DeKalb County Clerk and Recorder candidate Linh Nguyen answered Shaw Local’s election questionnaire for the DeKalb County Clerk and Recorder primary election.
Voting ends for the primary election on the evening of June 28.
Full Name: LINH NGUYEN
What office are you seeking? DEKALB COUNTY CLERK AND RECORDER
What offices, if any, have you previously held? I was elected as the President of the League of Women Voters of DeKalb County in May 2020. Under my leadership, the league organized 18 voter registrations events and hosted numerous candidates’ forums in the five months leading to the November 2020 election. The League’s efforts contributed to DeKalb County’s historic turnout of 75% in the 2020 election.
Occupation: Chemistry Instructor at Northern Illinois University
Education: Doctor of Philosophy (Computational Chemistry), Duquesne University, 2013
Master of Science (Physical Chemistry), University of Oklahoma, 2010
Bachelor of Science with Special Distinction (Chemistry and Biochemistry), University of Oklahoma, 2008
Associate Degree in Science (Biological Sciences),
Oklahoma City Community College, 2006
Campaign Website: https://www.winwithlinhnguyen.com/
What would be your top three priorities over the next four years?
Most election authority officials, including the DeKalb County election authority, lack the advanced technological knowledge to reliably do their job. Now more than ever, we need public offices utilizing up-to-date technology that can fight cybersecurity threats.
With a Ph.D. in computational science, I was alarmed to learn that on October 11, 2021, DeKalb County was the victim of a ransomware cyber-attack. The county computer system was down for eight days until October 19. As County Clerk and Recorder As County Clerk and Recorder, I will modernize the office for safety and efficiency, which will prevent cyber-attacks on voting data and county records. My knowledge of computer systems and practices will benefit the residents of DeKalb County as I keep their data safe yet accessible as we transition the office to twenty-first century standards.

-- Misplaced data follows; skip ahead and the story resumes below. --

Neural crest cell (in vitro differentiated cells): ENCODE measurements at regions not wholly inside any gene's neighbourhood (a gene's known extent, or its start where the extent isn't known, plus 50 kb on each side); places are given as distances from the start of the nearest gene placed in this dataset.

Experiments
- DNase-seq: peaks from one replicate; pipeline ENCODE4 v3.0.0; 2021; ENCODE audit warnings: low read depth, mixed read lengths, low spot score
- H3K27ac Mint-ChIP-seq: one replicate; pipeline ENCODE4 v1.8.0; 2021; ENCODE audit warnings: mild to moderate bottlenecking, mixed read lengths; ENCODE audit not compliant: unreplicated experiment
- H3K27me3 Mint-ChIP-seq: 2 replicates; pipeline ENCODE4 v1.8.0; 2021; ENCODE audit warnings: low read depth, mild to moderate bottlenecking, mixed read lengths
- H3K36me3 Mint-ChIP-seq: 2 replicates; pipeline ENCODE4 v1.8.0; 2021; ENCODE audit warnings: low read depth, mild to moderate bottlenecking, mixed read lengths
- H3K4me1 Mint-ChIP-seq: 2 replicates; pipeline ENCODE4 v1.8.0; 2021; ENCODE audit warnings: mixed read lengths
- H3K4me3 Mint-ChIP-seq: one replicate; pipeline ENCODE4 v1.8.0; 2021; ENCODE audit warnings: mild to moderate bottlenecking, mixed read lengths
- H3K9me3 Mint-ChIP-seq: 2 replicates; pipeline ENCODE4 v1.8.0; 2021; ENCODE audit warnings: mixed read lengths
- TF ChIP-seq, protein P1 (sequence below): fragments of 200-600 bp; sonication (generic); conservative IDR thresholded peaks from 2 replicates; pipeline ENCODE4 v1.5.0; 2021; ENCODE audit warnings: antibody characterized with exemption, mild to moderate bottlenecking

2. Transparency and Accountability:
I will establish tech-based communication between the Clerk’s Office and voters. Communication is constantly changing, especially with the speed of technological advancements. Elected officials must communicate clearly, efficiently, and effectively with their constituents. With better communication comes transparency and accountability. I will empower voters to hold myself and other elected officials accountable for our actions and inactions.
3. Voting Rights:
Voting rights are sacred to me because of my experiences under the Vietnamese authoritarian government. I cherish that our right to vote is the ultimate power that we, the American people, have to shape public policies that affect our daily lives. Insufficient staffing at specific polling places dismisses turnout among students, renters, and the young electorate. We all know that young people are movers and renters. For election authorities to continue to create confusion and intimidation regarding the young electorate’s residency to create barriers to voting for not-yet-homeowners and young voters is unjust and unAmerican. Most of us, average working-class Americans, are renters once in our lives. That is no reason to be excluded from having a voice in making public policies that affect our lives.
Taxes are a top concern raised by voters locally. What do you do within your position to address residents’ tax burden?
As County Clerk and Recorder, I am sensitive to the resident’s concerns about the tax burden. However, the County Clerk and Recorder’s Office has no authority in increasing or decreasing the property tax bill.
The assessor’s office is the one that assesses the property. According to Illinois State’s law, the County Clerk/Recorder gets recommendations from the assessors and equalizes property tax assessments. The final amount of a tax bill is determined by what local taxing bodies levy and the County Board’s approval.
As the County Clerk and Recorder, I will ensure to quickly process the tax collection. The tradition in DeKalb County is terribly slow. I will change that.